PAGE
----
The Absheron School of art emerged in Azerbaijan in the mid-20th century. The artists were known in Azerbaijani as the Absheronchu, meaning closely involved in the life of Absheron. They travelled to the many villages and settlements on the Absheron Peninsula and depicted on their canvases the daily life of the local people, without idealisation and with their own view of the world. The term Absheronchu was often not intended as a compliment, however. When their works were exhibited in Baku, fingers would be pointed and the comment hissed ‘That’s Absheronchu!’ The depictions of Absheron people growing flowers, shoeing horses and bulls, making abgora (a juice from unripe grapes) and of children flying kites or riding donkeys were very different from the work of other artists and a source of irritation to officials.

The group was accused of being ‘anti-Soviet’, as its members acted according to their convictions. The informal leader, Mirjavad Mirjavadov, was 32 in 1955, his younger brother Tofig Javadov was 30, Rafael Muradov was 23 and Farhad Khalilov was only 21. The public followed the Absheronchus’ every move with great interest, as they were so unusual for their time. The artists turned their back on the artistic principles of Socialist Realism, which dominated during the communist era, and avoided toadying to any ideology. Independence and freedom of this kind could be considered, to put it mildly, as wilfulness and it was there for all to see.

When Soviet leader Nikita Khruschev expressed his fury at the work of avant-garde artists displayed at the Manège exhibition hall in Moscow in 1962, the repercussions were felt throughout the USSR. In Baku local ideologists took a harsh stance towards the Absheron School, but were often uncertain how to deal with them. They banned the exhibition of any works by the Absheronchu which did not meet communist ideals, putting the artists under moral and financial pressure, as it was through exhibiting that the artists were able to sell their work. Undaunted, the Absheronchu failed to conform.


Mirjavad Mirjavadov (1923-1992) can be cited as an inspiration for all the Absheronchu painters. While studying at the Azimzade Azerbaijan State Art School, Mirjavad happened upon some magazine reproductions of works by the French Post-Impressionist Paul Cézanne. He was so amazed by Cézanne’s style that the Socialist Realism promoted by the school seemed insipid. When he went to St Petersburg with his peers to take examinations for admission to the Repin Institute of Fine Arts, Mirjavad decided on a different use for his time, fearing that the art training would be as ideologically narrow as in Baku. He went to the State Hermitage in order to study their Cézanne collection.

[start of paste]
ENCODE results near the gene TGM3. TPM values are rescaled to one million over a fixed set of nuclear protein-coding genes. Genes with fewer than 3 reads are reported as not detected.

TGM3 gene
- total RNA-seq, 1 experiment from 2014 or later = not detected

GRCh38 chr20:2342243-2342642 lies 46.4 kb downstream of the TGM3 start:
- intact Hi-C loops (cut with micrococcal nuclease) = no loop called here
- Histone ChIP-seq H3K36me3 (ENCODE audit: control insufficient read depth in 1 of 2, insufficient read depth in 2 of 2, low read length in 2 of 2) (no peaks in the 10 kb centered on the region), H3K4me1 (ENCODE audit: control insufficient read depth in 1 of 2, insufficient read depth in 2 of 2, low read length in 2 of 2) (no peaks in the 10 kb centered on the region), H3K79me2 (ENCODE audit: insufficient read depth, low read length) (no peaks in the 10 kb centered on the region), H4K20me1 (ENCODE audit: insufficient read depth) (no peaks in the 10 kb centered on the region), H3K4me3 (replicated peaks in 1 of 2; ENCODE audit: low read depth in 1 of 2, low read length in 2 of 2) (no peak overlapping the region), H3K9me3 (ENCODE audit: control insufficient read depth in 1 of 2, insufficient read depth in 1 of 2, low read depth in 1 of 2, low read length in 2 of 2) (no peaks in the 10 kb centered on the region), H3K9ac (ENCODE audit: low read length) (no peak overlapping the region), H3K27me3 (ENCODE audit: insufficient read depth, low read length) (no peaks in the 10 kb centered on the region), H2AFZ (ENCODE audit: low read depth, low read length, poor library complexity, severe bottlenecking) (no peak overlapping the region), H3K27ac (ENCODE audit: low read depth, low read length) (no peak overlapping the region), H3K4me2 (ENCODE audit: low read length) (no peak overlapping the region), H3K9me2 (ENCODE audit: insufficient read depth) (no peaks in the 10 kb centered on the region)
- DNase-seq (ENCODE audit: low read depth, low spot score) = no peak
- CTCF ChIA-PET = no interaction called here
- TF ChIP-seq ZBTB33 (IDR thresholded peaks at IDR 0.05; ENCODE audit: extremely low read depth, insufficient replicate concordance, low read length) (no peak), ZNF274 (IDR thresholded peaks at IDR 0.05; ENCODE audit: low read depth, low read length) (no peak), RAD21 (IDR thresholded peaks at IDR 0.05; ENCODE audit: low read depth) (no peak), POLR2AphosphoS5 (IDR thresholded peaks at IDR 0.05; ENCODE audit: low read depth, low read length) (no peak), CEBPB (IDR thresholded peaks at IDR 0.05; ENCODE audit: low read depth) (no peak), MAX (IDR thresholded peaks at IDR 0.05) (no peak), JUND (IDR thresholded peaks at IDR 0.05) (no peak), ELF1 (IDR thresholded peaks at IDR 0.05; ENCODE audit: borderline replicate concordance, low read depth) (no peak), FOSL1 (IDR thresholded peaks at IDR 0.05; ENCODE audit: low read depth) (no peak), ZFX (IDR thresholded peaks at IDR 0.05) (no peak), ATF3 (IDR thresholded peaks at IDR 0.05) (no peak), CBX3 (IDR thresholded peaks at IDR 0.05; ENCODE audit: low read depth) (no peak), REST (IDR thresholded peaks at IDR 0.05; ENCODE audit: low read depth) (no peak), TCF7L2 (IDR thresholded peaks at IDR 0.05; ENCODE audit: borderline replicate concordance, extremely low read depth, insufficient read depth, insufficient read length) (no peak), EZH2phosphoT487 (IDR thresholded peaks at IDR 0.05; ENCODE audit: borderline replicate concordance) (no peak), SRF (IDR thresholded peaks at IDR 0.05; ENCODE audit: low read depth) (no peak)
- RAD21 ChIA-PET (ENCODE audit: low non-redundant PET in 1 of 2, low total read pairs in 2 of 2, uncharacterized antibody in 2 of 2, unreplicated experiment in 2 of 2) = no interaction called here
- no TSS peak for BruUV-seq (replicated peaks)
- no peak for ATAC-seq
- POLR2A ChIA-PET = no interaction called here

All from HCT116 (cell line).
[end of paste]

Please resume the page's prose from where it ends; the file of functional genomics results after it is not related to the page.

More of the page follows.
Mircavad: Humay is a Bird of Peace Mircavad: Humay is a Bird of Peace

Ideological constraints meant that the Cézannes were not on display. So, Mirjavad made a blunt request to the director of the museum, ‘Show me the Cézannes or I’ll kill you!’ The director did let him look through the works of Cézanne and other artists and even make copies. He researched in most of the city’s galleries and museums for some six years (1949-1955), studying the aesthetic origins of national art from around the world. However, Mirjavad did not find what he was looking for and returned home.

The artist could not find anywhere to live in Baku, so he went to a friend’s summer house in the Absheron village of Buzovna, where he was to stay nearly ten years. He explored the art of the rock carvings at Gobustan, traditional miniature painting and Azerbaijani mythology and folk art. By the time he was 37, the artist’s style was known as Mirjavad’s view. He had finally found what he was looking for, not in St Petersburg, but in his native land.

His work was a breath of fresh air through Azerbaijan’s visual arts. When shortly afterwards, other artists chose Mirjavad’s view, the Absheron School was born.

This work reflected the richness of the world with remarkable use of colour, at the same time stripping bare human emotions and the struggle between Good and Evil. The paintings were not accepted for exhibition by state officials, although it is obvious that they rescued the visual arts from drab monotony. The artist combined traditional Azerbaijani styles with modern and avant-garde trends, which came as a shock to many. He could be said to have done for art what Vagif Mustafazadeh did for music when he combined traditional Azerbaijani mugham themes with jazz.

In the 1970s, Mirjavad continued to use motifs from folklore and national traditions, protesting in the flow of colours at the indifference to the threat of war hanging over our world. In the 1980s the grotesque featured even more in his work. He combined fairy tales and reality, giving figurative interpretations of mugham and carpet imagery. The artist penetrated into deeper layers of reality making use of the plasticity of colour.

Phaeton (1985) and Humay is a Bird of Peace (1986) are examples of this.

The authorities were resolute in their opposition to Mirjavad. It wasn’t until 1987, during the era of perestroika, when the artist was 64, that he had his first personal exhibition and even this required the persistent intervention of famous Soviet author Chingiz Aitmatov. Later, he had exhibitions in Moscow and also abroad. Sadly, by this time the artist was suffering from brain illness and had to spend the money from commissions on medical treatment. He died in 1992, leaving an indelible stamp as a ‘man of faith’ in the history of Azerbaijan’s visual arts.

Broad school

In the 1960s, Mirjavad’s younger brother Tofig Javadov (1925-1963), Ashraf Murad (1925-1979), Gorkhmaz Efendiyev (1928-1993), Muslim Abbasov (1931-1993) and Rasim Babayev (1927-2007) all created work that went beyond the traditions of Soviet art. The Absheron School was joined by the young Farhad Khalilov, Mirnadir Zeynalov, Kamal Ahmad, Alovsat Aliyev, Rafael Muradov and others. Although most of the Absheronchus’ work could not be shown in the exhibition halls, the artists showed their paintings in their studios on an individual basis. The art-loving public was fed up with the formulaic painting of the communist regime.
Tofi g Javadov: Summer View Tofig Javadov: Summer View

Tofig Javadov

Right from his time at the Azimzade Art School, Tofig Javadov displayed his independent way of thinking through original paintings featuring common motifs of everyday working life and the unique Absheron landscape.